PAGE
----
Voices

Exploring Australia with a Jaguar F-Pace

Sometimes a new car road test is just a day on a press launch, and other times it’s a road trip like the one we took the Jaguar F-Pace on…

A LONG WEEKEND is a chance to explore Australia, and there’s no better way to do that than in a four wheel drive. Or something close to it, like this Jaguar F-PACE. You can read the full review here, and the setup story here, but this one is a pictorial diary of our trip through Wyperfeld National Park, Big Desert State Forest, Murray Sunset National Park, then to Mungo National Park.

The trip started like any other, on this surface:

Boring but essential. The six-hour trip was filled with Spotify, podcasts, listening in on UHF radio conversations, talking to friends and wondering why the Jaguar’s cruise control only lets you specify 2km/h increments. Also should report the acceleration to 109.5km/h is impressive.

Arrived at Mildura, and this:

Yes, the first wash of the weekend. Well, a rinse really. Dusty cars don’t photograph well, and nor do ones with half a tonne of insects on the grill. At least this car is a lovely red, which as you can see in the later photos stands out nicely in the desert…unlike white, grey or black. Please, PR people of Australia, make your 4X4 press fleet all bright primary colours! Your car will look much better. Thank you!

Out into the bush and our first track was Milmed Rock – time to find out how the Jaguar would perform. Would we need to turn around?

The usual dire warnings. There’s not many trees in the desert, and you may think that the single-lane road warning is a bit rich as you’d be lucky to top 50km/h. But there are sand dunes, and it’s hard to see what’s coming over the other side.

We didn’t take a dog or a dog-lite into the desert either. What we did do is drop tyre pressures to 25psi. The sand isn’t too soft, but we didn’t want the car to struggle or damage the track.

Easy work for the F-PACE as the sand gets softer. It’s always harder to drive around corners in sand as you’re making two tyre marks instead of four.

Top of a dune. The dunes aren’t really all that impressive in this country, not very tall, soft or steep. Still, you do need a decent all-wheel-drive system.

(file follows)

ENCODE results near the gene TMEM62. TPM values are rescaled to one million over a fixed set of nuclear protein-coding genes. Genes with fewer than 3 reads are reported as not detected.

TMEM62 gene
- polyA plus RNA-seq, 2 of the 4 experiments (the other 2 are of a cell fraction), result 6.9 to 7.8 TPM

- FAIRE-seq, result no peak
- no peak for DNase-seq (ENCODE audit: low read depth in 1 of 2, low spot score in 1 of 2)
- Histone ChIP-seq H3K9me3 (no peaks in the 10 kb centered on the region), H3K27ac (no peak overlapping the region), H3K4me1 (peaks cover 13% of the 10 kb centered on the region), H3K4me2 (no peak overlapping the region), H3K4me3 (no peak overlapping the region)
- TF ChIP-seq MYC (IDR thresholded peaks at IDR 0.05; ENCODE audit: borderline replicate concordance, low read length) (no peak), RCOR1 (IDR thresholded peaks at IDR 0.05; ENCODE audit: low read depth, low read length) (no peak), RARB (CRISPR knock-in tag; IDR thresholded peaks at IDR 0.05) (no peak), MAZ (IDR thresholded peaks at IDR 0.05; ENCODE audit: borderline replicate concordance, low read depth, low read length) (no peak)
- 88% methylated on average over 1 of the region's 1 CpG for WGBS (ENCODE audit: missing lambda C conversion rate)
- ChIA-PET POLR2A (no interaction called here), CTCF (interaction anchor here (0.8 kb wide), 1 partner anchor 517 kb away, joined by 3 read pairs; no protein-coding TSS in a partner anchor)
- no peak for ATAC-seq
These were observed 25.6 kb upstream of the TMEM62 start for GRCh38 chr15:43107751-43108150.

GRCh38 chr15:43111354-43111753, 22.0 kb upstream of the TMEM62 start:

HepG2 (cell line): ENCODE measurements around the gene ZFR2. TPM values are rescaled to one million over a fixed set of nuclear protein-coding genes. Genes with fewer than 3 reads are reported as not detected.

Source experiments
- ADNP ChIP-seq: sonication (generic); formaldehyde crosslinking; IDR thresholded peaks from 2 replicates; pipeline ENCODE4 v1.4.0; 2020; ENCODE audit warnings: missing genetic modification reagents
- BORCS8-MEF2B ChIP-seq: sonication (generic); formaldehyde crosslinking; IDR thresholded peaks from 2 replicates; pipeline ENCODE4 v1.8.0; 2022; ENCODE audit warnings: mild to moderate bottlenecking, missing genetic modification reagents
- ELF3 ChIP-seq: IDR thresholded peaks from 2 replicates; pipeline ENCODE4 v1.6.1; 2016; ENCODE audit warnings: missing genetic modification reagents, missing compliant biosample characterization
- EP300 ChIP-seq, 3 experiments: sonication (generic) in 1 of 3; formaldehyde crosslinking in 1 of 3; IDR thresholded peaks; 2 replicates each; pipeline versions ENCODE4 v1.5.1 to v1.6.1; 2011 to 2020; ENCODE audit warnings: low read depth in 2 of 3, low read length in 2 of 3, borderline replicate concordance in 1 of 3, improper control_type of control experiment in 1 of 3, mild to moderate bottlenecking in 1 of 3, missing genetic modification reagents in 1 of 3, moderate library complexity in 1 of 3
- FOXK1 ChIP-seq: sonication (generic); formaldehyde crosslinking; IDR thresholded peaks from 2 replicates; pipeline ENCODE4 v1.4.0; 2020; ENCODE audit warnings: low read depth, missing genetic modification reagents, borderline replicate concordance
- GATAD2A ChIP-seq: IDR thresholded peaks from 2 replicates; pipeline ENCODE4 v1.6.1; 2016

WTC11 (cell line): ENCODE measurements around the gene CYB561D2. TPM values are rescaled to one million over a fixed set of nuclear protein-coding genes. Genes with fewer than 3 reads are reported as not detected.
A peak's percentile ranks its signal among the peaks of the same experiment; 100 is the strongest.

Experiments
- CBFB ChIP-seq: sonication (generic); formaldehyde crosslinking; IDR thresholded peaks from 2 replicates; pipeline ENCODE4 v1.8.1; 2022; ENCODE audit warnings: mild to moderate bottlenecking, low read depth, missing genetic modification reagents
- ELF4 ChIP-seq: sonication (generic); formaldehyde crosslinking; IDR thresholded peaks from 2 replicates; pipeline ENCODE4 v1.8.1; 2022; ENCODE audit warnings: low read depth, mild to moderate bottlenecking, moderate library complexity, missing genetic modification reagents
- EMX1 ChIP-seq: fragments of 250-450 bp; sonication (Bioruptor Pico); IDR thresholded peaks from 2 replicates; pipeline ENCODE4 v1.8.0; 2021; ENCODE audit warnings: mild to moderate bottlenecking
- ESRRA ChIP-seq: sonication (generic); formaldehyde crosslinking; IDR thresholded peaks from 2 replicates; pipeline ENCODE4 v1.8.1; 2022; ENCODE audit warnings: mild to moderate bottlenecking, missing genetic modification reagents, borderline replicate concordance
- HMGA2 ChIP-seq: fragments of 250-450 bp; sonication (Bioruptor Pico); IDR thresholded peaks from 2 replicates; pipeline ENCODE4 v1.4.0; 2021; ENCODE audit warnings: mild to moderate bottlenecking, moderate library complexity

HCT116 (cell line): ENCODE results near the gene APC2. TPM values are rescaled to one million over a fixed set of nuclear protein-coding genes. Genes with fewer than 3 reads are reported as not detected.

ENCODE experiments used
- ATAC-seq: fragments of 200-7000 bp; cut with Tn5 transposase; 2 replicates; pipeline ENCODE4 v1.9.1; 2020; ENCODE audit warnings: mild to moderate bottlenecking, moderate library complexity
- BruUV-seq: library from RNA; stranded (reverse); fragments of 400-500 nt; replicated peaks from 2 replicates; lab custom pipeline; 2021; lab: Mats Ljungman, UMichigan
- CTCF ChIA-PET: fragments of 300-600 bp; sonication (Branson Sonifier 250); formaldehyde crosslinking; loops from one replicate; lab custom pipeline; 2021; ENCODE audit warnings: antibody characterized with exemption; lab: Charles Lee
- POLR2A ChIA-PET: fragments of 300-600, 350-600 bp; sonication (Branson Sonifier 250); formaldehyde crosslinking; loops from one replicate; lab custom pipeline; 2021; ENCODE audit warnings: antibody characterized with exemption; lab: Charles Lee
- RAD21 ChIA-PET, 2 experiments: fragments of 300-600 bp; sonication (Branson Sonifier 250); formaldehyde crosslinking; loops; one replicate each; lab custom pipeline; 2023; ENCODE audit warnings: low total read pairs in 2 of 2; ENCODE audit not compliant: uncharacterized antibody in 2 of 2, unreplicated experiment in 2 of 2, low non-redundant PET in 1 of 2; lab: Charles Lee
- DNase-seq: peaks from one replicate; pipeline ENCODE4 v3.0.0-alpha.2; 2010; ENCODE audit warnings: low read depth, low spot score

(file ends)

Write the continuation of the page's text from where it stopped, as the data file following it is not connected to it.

A steeper dune, and our companion Jeep waits in the background before making an attempt.

In remote locations there’s often visitor books, generally adorned with stickers like this one. That’s for a very unimpressive Milmed Rock.

And here’s the Rock. 

Spectacular.

Now for some softer sand. One tip for sand – if you can see wheelmarks in it, it’s not too bad. If you can’t see wheelmarks because it’s so fine then it’ll be harder going, particularly if the track wiggles a bit.

First camp. There’s lots of quick-erect tents on the market, but I love my sixteen-year-old Southern Cross tourer tent. Four pegs, two interior poles and it’s done…literally a five minute setup job and it’s tall enough to stand up inside. Quality lasts. I don’t know where that F-PACE will be in sixteen years, but I bet my tent will still be doing its job.

You discuss all sorts of things in the evening at camp as the sun sets. This time we had a massive argu-cussion about the difference between a city, a town and whether small towns were villages or hamlets. At what point does a settlement of humans become a whatever? Is a single house a town? What if there’s a pub? All I know is that I’m wrong, apparently. 

The following morning and we find this. It is a federal offence to pass a windmill without taking a photo of your SUV beside it. So, here we are. Does that look out-backy enough? Sorry there’s no photo of some grizzled old bloke wearing an Akubra.

On the way to Snowdrift…

…and just over the rise we’re into almost into savannah land…

…see how the country changes?

Here’s Snowdrift. It’s just a big sand dune, well big for the area anyway. Good views up top.

Love rural towns. There is always something interesting like this Phantom mural. Did you know the Phantom was one of the first superheroes, and one of the first to do the skin-tight and underpants thing?

Here we are reinflating the tyres back to road pressure for a run along the highway. Driving at speed with them at 25psi would wreck them by overheating the carcass. Well, when I say “we” I mean my assistant proving her value.

I have no idea where Jaguar hid the battery, but they were thoughtful enough to provide a positive and negative battery post which powered our compressor, and can be used for jump-starting. Good work, Jaguar. Not so good is the fact you need special tools to remove the battery. Assuming it can be found of course.

Did I mention rural towns have interesting things? Just some random military hardware.

Back onto the track and we find wildlife. I was quite happy Skippy decided to make a break for it before it hit us. You know something about 4WD tracks? You rarely see a dead animal on them. That’s because the cars are going slowly, often 30-40km/h tops, so the animals have plenty of time to get out of the way.